I went with them to find the Great Sun, and told him, "We leave you in peace, and we go to sleep in our own homes, trusting in your word. Tomorrow I will come back to see my friend before the body is taken away." We left, and the soldier remained at the door under orders to report to us regularly. We then went to see the corpse of the deceased.
He (the Tattooed Serpent) was on his bed of state,  dressed in his finest clothing, his face painted with vermilion, moccasined as if to go on a journey, and wearing his crown of white feathers mingled with red. His weapons had been tied to his bed. These consisted of a double-barreled gun, a pistol, a bow, a quiver full of arrows, and a war club. Around the bed were all the calumets of peace which he had received during his life, and near by had been planted a large pole, peeled and painted red, from which hung a chain of reddened cane splints, composed of forty-six links or rings, to indicate the number of enemies he had killed. I do not at all pretend in reporting this fact to guarantee the number of the exploits of this man.
All his people were around him. Food was served to him at his accustomed hours, as if he had been living, and his retainer [or head servantloué], seeing that he did not touch it, said to him: "You no longer wish, then, to take what we present you? Are these things no more to your taste? Why is it, then, that you rebuff us and our services do not please you any more? Ah! you do not  speak as usual. Without doubt you are dead. Yes, it is done. You are going to the country of the spirits, and you are leaving us forever." Then he uttered the death cry, which was repeated by all those in the cabin. They replied in the village, and from voice to voice the same cry passed in an instant into the other villages of the Nation, who all together made the air reverberate with their doleful cries.
The company in the cabin was composed of the favorite wife of the deceased, of a second wife, whom he kept in another village, to visit when his favorite wife was pregnant, his chancellor, his doctor, his head servant [loué], his pipe bearer, and some old women, all of whom were going to be strangled at his burial.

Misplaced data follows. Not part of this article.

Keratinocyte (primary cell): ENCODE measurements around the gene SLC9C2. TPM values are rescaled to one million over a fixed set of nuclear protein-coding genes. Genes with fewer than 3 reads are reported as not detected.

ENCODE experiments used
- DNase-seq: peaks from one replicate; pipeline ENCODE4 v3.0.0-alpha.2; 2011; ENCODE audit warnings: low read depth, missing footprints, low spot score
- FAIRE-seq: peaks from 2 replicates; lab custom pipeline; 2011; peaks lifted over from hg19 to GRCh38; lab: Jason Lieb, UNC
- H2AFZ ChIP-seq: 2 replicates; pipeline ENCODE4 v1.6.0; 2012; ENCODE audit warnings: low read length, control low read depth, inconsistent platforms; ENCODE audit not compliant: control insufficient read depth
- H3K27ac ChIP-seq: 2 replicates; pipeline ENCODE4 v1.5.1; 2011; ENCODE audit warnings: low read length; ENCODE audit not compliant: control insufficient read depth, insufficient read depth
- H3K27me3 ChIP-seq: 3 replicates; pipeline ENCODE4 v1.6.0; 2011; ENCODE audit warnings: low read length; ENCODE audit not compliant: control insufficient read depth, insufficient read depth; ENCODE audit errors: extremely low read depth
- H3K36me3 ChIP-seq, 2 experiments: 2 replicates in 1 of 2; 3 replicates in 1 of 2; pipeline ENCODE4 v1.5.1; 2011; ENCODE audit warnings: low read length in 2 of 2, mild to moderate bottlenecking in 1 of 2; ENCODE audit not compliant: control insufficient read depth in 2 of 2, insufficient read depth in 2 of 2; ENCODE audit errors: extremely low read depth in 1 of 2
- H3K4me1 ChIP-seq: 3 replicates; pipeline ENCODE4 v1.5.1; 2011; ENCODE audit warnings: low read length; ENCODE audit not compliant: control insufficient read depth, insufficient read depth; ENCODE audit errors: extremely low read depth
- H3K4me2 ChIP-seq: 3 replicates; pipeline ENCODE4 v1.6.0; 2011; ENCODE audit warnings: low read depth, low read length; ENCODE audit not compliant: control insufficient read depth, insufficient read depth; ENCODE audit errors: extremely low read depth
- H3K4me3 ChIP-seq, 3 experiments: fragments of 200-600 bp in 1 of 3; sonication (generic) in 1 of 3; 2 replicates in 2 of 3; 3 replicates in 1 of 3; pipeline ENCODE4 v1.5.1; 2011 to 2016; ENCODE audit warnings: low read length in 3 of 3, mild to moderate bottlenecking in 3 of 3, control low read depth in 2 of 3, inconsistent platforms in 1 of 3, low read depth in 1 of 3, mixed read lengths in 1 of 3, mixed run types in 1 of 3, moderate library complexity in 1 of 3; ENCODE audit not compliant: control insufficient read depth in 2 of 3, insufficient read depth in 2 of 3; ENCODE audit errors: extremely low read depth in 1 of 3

To the number of the victims there joined herself a Noble woman; the friendship that she had for the Tattooed Serpent led her to join him in the country of the spirits. The French called her La Glorieuse, because of her majestic bearing and her proud air and because she was intimate only with distinguished Frenchmen. I regretted her so much the more that,  possessing a deep knowledge of simples [herbal remedies], she had saved the lives of many of our sick, and I myself had drawn good lessons from her. These things filling us with sadness, the favorite wife, who perceived it, rose from her place, came to us with a smiling air, and spoke to us in these terms: " French chiefs and nobles, I see that you regret my husbaud's death very much. It is true that his death is very grievous, as well for the French as for our Nation, because he carried both in his heart. His ears were always full of the words of the French chiefs. He has always traveled by the same road as the French, and he loved them more than himself. But what does it matter? He is in the country of the spirits, and in two days I will go to join him and will tell him that I have seen your hearts shake at the sight of his dead body. Do not grieve. We will be friends for a much longer time in the country of the spirits than in this, because one cannot not die there again. It is always fine weather, one is never hungry, because nothing is wanting to live better than in this country.  Men do not make war there any more, because they are only one nation. I am going and leave my children without any father or mother. When you see them, Frenchmen, remember that you have loved the father and that you ought not to repulse the children of the one who has always been the true friend of the French." After this speech she went back to her place.
These sad sights were not capable of stopping us for long. We retired into the cabin, where we had resolved to pass the night and to take our rest, provided that we were left in peace. The anxiety which agitated the servants of the Great Sun prevented them from sleeping, and they stayed up around the fire. I told them that it was necessary that they have at least one on watch, to alert me if their Master tried to make an attempt upon his life, and I was assured that I would be promptly obeyed, because there was not one of them to wished to die. This order given, I threw myself into bed.